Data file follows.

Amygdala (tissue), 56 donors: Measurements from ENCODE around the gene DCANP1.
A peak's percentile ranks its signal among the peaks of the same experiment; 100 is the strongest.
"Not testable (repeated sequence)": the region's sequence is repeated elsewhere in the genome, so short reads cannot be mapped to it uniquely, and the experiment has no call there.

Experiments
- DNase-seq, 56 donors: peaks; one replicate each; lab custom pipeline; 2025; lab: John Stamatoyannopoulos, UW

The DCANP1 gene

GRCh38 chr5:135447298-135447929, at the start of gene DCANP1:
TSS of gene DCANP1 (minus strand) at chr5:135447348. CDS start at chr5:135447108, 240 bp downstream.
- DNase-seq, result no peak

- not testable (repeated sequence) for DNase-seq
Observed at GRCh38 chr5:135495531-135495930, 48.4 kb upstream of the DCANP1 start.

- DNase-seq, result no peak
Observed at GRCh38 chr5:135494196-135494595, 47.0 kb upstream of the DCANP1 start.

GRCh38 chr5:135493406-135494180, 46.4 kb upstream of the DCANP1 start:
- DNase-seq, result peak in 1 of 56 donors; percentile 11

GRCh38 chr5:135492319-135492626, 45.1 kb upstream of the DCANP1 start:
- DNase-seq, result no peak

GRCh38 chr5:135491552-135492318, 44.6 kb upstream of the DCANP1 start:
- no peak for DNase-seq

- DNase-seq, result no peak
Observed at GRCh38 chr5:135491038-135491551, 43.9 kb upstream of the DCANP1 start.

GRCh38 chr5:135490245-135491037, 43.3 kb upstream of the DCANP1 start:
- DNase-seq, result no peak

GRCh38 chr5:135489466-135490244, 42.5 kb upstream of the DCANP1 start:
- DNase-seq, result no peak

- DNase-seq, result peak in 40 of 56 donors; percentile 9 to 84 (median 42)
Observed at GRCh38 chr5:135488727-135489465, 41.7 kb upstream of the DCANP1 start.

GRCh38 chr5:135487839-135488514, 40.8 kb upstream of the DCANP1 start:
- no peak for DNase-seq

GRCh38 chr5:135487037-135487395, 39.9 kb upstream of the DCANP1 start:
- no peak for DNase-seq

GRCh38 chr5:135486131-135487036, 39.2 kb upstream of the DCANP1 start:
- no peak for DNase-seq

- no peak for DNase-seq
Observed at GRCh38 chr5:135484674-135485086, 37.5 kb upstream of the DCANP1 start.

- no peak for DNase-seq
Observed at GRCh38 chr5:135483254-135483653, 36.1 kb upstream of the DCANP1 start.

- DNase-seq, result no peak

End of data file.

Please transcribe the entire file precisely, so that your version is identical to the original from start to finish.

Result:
Amygdala (tissue), 56 donors: Measurements from ENCODE around the gene DCANP1.
A peak's percentile ranks its signal among the peaks of the same experiment; 100 is the strongest.
"Not testable (repeated sequence)": the region's sequence is repeated elsewhere in the genome, so short reads cannot be mapped to it uniquely, and the experiment has no call there.

Experiments
- DNase-seq, 56 donors: peaks; one replicate each; lab custom pipeline; 2025; lab: John Stamatoyannopoulos, UW

The DCANP1 gene

GRCh38 chr5:135447298-135447929, at the start of gene DCANP1:
TSS of gene DCANP1 (minus strand) at chr5:135447348. CDS start at chr5:135447108, 240 bp downstream.
- DNase-seq, result no peak

- not testable (repeated sequence) for DNase-seq
Observed at GRCh38 chr5:135495531-135495930, 48.4 kb upstream of the DCANP1 start.

- DNase-seq, result no peak
Observed at GRCh38 chr5:135494196-135494595, 47.0 kb upstream of the DCANP1 start.

GRCh38 chr5:135493406-135494180, 46.4 kb upstream of the DCANP1 start:
- DNase-seq, result peak in 1 of 56 donors; percentile 11

GRCh38 chr5:135492319-135492626, 45.1 kb upstream of the DCANP1 start:
- DNase-seq, result no peak

GRCh38 chr5:135491552-135492318, 44.6 kb upstream of the DCANP1 start:
- no peak for DNase-seq

- DNase-seq, result no peak
Observed at GRCh38 chr5:135491038-135491551, 43.9 kb upstream of the DCANP1 start.

GRCh38 chr5:135490245-135491037, 43.3 kb upstream of the DCANP1 start:
- DNase-seq, result no peak

GRCh38 chr5:135489466-135490244, 42.5 kb upstream of the DCANP1 start:
- DNase-seq, result no peak

- DNase-seq, result peak in 40 of 56 donors; percentile 9 to 84 (median 42)
Observed at GRCh38 chr5:135488727-135489465, 41.7 kb upstream of the DCANP1 start.

GRCh38 chr5:135487839-135488514, 40.8 kb upstream of the DCANP1 start:
- no peak for DNase-seq

GRCh38 chr5:135487037-135487395, 39.9 kb upstream of the DCANP1 start:
- no peak for DNase-seq

GRCh38 chr5:135486131-135487036, 39.2 kb upstream of the DCANP1 start:
- no peak for DNase-seq

- no peak for DNase-seq
Observed at GRCh38 chr5:135484674-135485086, 37.5 kb upstream of the DCANP1 start.

- no peak for DNase-seq
Observed at GRCh38 chr5:135483254-135483653, 36.1 kb upstream of the DCANP1 start.

- DNase-seq, result no peak